- Academic advisor with 15 years experience in public university bachelor?s and master?s programs with case loads of 260-300 students handled successfully. Advised students on educational resources, provided guidance and assistance by planning schedules, and recommended courses for a variety of students. Provided assistance for at-risk students, reducing drop out rate by 23 percent.
- Licensed financial advisor who managed investment portfolios for more than 300 clients with combined assets of over $24 million. Conducted client reviews to evaluate investment performance and recommended solutions based on risk tolerance, time horizon, and investment needs. Obtained 45 new clients over a period of two years via recommendations and relationship building with both high net worth individuals as well as those just starting out.
How to Write the Advisor Education Section
To compose this section, it’s important to not only review advisor resume samples, but also to closely examine the education requirements on the job description as well.
The format for the section is fairly basic, with your highest level of academic achievement listed first. Under the education heading, the employer is looking for the school attended, the location of the school, and the degree obtained.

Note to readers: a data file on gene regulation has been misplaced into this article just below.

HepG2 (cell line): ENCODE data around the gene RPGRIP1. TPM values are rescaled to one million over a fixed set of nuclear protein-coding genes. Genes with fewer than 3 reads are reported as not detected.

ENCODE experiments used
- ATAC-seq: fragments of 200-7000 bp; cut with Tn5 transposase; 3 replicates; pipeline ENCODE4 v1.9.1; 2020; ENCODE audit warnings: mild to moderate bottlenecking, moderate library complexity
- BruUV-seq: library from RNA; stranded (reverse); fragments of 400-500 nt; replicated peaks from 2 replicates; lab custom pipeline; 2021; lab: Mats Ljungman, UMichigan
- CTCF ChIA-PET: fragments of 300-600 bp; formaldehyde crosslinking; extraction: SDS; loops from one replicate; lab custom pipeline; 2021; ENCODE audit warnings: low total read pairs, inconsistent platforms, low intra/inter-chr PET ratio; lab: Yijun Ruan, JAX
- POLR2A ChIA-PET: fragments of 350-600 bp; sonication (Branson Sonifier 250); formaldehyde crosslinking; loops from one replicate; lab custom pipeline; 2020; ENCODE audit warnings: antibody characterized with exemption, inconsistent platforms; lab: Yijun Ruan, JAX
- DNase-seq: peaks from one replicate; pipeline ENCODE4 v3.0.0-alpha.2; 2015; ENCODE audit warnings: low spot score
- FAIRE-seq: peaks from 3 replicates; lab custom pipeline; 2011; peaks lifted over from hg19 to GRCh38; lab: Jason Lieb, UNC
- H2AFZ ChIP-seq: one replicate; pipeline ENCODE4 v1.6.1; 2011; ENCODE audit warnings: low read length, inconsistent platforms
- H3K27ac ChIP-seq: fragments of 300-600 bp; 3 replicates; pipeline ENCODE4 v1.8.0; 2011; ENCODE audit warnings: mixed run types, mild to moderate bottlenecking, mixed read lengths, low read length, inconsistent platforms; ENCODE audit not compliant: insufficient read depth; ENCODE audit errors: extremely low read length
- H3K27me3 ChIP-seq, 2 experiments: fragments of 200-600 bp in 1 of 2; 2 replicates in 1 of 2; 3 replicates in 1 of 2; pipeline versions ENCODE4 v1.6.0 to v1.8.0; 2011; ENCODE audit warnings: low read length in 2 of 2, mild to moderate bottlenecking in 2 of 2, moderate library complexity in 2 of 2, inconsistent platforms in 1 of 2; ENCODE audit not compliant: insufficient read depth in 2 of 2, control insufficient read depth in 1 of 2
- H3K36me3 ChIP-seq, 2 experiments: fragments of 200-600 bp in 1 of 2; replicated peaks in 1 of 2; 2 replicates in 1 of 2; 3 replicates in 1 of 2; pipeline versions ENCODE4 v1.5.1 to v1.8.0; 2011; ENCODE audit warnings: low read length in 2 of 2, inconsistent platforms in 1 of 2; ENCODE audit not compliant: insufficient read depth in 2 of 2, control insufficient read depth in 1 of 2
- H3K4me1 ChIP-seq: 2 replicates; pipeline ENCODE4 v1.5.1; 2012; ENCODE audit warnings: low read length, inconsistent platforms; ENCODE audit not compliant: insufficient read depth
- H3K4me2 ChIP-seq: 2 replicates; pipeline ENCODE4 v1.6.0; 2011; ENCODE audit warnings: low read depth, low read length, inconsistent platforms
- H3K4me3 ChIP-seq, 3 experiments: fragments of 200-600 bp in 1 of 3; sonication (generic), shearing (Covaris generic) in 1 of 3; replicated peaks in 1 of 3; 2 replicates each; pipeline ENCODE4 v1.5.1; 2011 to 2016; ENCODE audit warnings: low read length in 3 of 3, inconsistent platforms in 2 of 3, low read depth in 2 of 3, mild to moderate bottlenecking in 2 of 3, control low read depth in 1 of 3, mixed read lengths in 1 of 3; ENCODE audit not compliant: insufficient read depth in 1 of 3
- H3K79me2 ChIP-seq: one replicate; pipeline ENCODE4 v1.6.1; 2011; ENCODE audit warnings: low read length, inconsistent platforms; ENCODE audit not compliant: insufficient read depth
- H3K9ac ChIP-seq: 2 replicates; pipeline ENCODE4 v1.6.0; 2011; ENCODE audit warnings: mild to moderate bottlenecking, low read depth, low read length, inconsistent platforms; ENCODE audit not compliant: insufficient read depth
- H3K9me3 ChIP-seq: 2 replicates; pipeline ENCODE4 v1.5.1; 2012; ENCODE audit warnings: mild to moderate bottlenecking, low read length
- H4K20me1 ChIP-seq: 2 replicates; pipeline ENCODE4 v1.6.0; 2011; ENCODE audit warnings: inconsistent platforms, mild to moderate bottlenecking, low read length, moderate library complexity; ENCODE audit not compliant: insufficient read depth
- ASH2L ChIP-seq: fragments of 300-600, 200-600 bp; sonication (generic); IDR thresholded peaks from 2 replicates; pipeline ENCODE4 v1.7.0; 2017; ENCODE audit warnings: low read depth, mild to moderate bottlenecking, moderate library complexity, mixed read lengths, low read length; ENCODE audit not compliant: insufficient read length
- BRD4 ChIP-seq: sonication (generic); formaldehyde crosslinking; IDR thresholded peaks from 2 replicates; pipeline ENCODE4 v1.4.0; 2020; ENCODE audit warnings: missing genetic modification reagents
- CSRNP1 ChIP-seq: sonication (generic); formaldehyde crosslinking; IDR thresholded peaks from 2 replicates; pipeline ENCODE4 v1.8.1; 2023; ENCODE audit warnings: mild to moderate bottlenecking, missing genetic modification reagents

For many positions, additional certifications or licenses are required and should be listed under a sub-heading called Certifications/Licenses. Required certifications and registrations vary by state, and you should ensure you meet the qualifications for your state, even if they’re not listed on the job description.
Personal financial advisors can enter the field with a bachelor’s degree, and if you’ve had a course of study in investments, taxes, and risk management, that should be mentioned. Advisors who directly buy or sell stocks, bonds, or insurance policies require licenses based on the products they sell. In addition, the Certified Financial Planner certification verifies your bachelor’s degree, confirms you passed an exam, and that you have at least 3 years relevant work experience. If you’ve gone to the trouble to get certified, it should certainly be listed on your resume.
Management advisors, also referred to as management consultants, can enter the field with a bachelor’s degree, but there is often a preference for candidates with an MBA. The Certified Management Consultant (CMC) designation affirms certain levels of education and tested knowledge. This designation must be recertified every three years, so be sure to include the date of your certification.
Academic advisors are most often required to have a master’s degree related to educational counseling, state licensure, and/or certification.
How to Write the Advisor Work Experience Section
At this point of writing your resume, you should have decided on either the chronological or functional style, and if you haven’t, well, now’s the time.